Health coverage tax credit Instructions for Form 8885
Mortgage interest credit Pub. 530, Tax Information for Homeowners
Qualified electric vehicle credit Form 8834
Credit for prior year minimum tax (if you paid alternative minimum tax in an earlier year) Instructions for Form 8801
Retirement savings contributions credit (saver’s credit) Pub. 590-A, Contributions to Individual Retirement Arrangements (IRAs)
Credit to holders of tax credit bonds Instructions for Form 8912
Premium tax credit Pub. 974, Premium Tax Credit (PTC)
Credits for sick leave and family leave for certain self-employed individuals Instructions for Form 7202

 

Getting the Right Amount of Tax Withheld

In most situations, the tax withheld from your pay will be close to the tax you figure on your return if you follow these two rules.

  • You accurately complete all the Form W-4 worksheets that apply to you.

  • You give your employer a new Form W-4 when changes occur.

But because the worksheets and withholding methods don’t account for all possible situations, you may not be getting the right amount withheld. This is most likely to happen in the following situations.

  • You are married and both you and your spouse work.

  • You have more than one job at a time.

  • You have nonwage income, such as interest, dividends, alimony, or unemployment compensation.

  • You will owe additional amounts with your return.

  • Your withholding is based on obsolete Form W-4 information for a substantial part of the year.

  • You work only part of the year.

  • You change the amount of your withholding during the year.

  • You are subject to Additional Medicare Tax or NIIT. If you anticipate liability for Additional Medicare Tax or NIIT, you may request that your employer withhold an additional amount of income tax withholding on Form W-4.

If any of these situations apply to you, you can use the Tax Withholding Estimator at

IRS.gov/W4App

to see if you need to change your withholding.

.This is an Image: caution.gifThe worksheets in this publication reflect the changes described in What’s New for 2021. However, because the Tax Withholding Estimator doesn’t reflect all these changes, you should use the worksheets in this publication for certain changes. Go to

IRS.gov/W4App

for additional information..

If you have self-employment income or owe self-employment tax, you should use the worksheets in this publication to determine if you should pay estimated tax.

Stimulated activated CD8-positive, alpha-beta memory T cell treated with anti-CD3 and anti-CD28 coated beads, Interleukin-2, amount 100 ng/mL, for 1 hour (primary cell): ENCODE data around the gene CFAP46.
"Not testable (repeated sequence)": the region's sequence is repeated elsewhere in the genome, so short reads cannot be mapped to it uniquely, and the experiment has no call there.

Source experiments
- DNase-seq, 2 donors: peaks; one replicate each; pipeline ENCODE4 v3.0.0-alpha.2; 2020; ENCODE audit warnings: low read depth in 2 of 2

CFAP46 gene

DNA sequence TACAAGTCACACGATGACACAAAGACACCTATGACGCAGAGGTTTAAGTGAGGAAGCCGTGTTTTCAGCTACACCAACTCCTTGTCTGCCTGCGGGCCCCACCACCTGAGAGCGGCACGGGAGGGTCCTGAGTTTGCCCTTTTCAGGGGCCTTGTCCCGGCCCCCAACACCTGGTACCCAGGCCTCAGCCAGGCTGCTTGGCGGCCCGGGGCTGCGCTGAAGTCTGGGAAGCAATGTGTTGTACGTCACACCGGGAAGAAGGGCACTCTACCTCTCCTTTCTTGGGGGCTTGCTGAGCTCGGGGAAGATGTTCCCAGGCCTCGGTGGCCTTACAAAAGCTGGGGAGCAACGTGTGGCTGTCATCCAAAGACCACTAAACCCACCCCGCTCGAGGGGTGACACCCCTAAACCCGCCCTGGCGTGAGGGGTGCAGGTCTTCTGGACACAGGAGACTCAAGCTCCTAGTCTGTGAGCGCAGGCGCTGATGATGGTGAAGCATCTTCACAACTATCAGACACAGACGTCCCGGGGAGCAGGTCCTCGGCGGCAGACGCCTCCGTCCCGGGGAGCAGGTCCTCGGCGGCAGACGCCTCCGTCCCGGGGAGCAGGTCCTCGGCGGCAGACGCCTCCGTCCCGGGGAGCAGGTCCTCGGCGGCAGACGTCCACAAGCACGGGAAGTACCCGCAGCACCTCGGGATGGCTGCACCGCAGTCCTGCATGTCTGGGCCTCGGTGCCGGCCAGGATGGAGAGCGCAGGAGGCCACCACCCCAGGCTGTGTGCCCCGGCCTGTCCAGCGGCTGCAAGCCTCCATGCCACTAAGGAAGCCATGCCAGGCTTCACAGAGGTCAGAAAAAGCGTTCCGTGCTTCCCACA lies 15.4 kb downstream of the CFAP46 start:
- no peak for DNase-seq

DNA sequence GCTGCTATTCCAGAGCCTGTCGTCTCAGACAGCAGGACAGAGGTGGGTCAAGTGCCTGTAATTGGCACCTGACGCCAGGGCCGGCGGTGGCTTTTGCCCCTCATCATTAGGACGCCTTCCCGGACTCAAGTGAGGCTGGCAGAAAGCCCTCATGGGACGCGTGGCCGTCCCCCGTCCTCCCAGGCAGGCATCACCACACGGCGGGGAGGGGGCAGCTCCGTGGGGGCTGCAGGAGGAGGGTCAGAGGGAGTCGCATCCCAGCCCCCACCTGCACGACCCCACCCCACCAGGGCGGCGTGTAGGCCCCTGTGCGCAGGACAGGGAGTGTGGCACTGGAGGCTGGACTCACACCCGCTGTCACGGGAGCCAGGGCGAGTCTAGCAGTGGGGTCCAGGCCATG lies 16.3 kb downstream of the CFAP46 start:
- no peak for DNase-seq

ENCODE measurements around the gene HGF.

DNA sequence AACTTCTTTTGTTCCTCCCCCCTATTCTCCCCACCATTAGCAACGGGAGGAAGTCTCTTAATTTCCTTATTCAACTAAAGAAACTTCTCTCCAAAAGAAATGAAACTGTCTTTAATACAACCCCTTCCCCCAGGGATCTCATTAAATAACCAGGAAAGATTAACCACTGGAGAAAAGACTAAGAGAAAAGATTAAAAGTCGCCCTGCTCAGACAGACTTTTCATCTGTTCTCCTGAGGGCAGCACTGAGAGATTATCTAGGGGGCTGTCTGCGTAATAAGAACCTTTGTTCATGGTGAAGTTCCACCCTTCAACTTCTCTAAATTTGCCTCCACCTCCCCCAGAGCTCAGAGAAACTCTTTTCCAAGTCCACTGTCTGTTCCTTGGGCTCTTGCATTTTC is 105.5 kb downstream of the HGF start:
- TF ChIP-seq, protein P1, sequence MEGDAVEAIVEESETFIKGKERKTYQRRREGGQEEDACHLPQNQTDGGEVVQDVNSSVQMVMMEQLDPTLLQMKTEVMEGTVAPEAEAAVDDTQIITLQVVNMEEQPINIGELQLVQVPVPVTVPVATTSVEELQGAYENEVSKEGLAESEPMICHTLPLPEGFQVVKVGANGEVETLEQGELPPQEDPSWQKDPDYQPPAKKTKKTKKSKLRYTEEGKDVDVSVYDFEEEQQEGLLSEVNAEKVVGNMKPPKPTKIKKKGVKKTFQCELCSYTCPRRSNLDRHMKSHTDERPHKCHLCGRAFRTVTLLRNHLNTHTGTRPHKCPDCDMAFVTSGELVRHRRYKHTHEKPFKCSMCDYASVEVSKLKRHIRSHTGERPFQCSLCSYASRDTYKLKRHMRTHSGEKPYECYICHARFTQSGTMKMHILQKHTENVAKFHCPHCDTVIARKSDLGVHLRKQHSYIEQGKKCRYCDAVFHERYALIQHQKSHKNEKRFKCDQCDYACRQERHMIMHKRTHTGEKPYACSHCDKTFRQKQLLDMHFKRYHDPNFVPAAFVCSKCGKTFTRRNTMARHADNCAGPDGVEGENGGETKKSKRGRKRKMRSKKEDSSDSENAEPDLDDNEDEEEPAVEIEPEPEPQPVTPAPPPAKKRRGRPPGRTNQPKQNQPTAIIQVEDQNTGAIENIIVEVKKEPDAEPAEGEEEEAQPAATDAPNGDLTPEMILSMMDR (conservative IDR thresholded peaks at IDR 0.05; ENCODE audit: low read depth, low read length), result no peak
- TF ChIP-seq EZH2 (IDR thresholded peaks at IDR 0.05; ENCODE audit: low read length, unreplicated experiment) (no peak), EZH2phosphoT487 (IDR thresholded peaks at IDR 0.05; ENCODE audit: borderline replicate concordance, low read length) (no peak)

Part-Year Method

If you work only part of the year and your employer agrees to use the part-year withholding method, less tax will be withheld from each wage payment than would be withheld if you worked all year. To be eligible for the part-year method, you must meet both of the following requirements.

  • You must use the calendar year (the 12 months from January 1 through December 31) as your tax year. You can’t use a fiscal year.

  • You must not expect to be employed for more than 245 days during the year. To figure this limit, count all calendar days that you are employed (including weekends, vacations, and sick days) beginning with the first day you are on the job for pay and ending with your last day of work. If you are temporarily laid off for 30 days or less, count those days too. If you are laid off for more than 30 days, don’t count those days. You won’t meet this requirement if you begin working before May 1 and expect to work for the rest of the year.

How to apply for the part-year method.

You must ask your employer in writing to use this method. The request must state all three of the following.

  • The date of your last day of work for any prior employer during the current calendar year.

  • That you don’t expect to be employed more than 245 days during the current calendar year.

  • That you use the calendar year as your tax year.

Cumulative Wage Method

If you change your withholding during the year, too much or too little tax may have been withheld for the period before you made the change. You may be able to compensate for this if your employer agrees to use the cumulative wage withholding method for the rest of the year. You must ask your employer in writing to use this method.

To be eligible, your payroll periods (weekly, biweekly, etc.) must have been the same since the beginning of the year.

Aids for Figuring Your Withholding

Tax Withholding Estimator.

If you are concerned that you may be having too much or too little income tax withheld from your pay, the IRS provides a withholding estimator on its website. Go to

IRS.gov/W4App

. It can help you determine the correct amount to be withheld any time during the year.

.This is an Image: caution.gifThe worksheets in this publication reflect the changes described in What’s New for 2021. However, because the Tax Withholding Estimator doesn’t reflect all these changes, you should use the worksheets in this publication for certain changes. Go to

IRS.gov/W4App

for additional information..

Rules Your Employer Must Follow

It may be helpful for you to know some of the withholding rules your employer must follow. These rules can affect how to fill out your Form W-4 and how to handle problems that may arise.

New Form W-4.

When you start a new job, your employer should give you a Form W-4 to fill out. Beginning with your first payday, your employer will use the information you give on the form to figure your withholding.

If you later fill out a new Form W-4, your employer can put it into effect as soon as possible. The deadline for putting it into effect is the start of the first payroll period ending 30 or more days after you turn it in.

No Form W-4.

If you don’t give your employer a Form W-4, your employer should treat you as though you checked the box for Single or Married filing separately in Step 1(c) and made no entries in Step 2, Step 3, or Step 4 of the 2021 Form W-4. However, if you were working for the same employer in 2019, were paid wages in 2019, and failed to furnish a Form W-4, your employer should continue to treat you as single and claiming zero allowances on a 2019 Form W-4.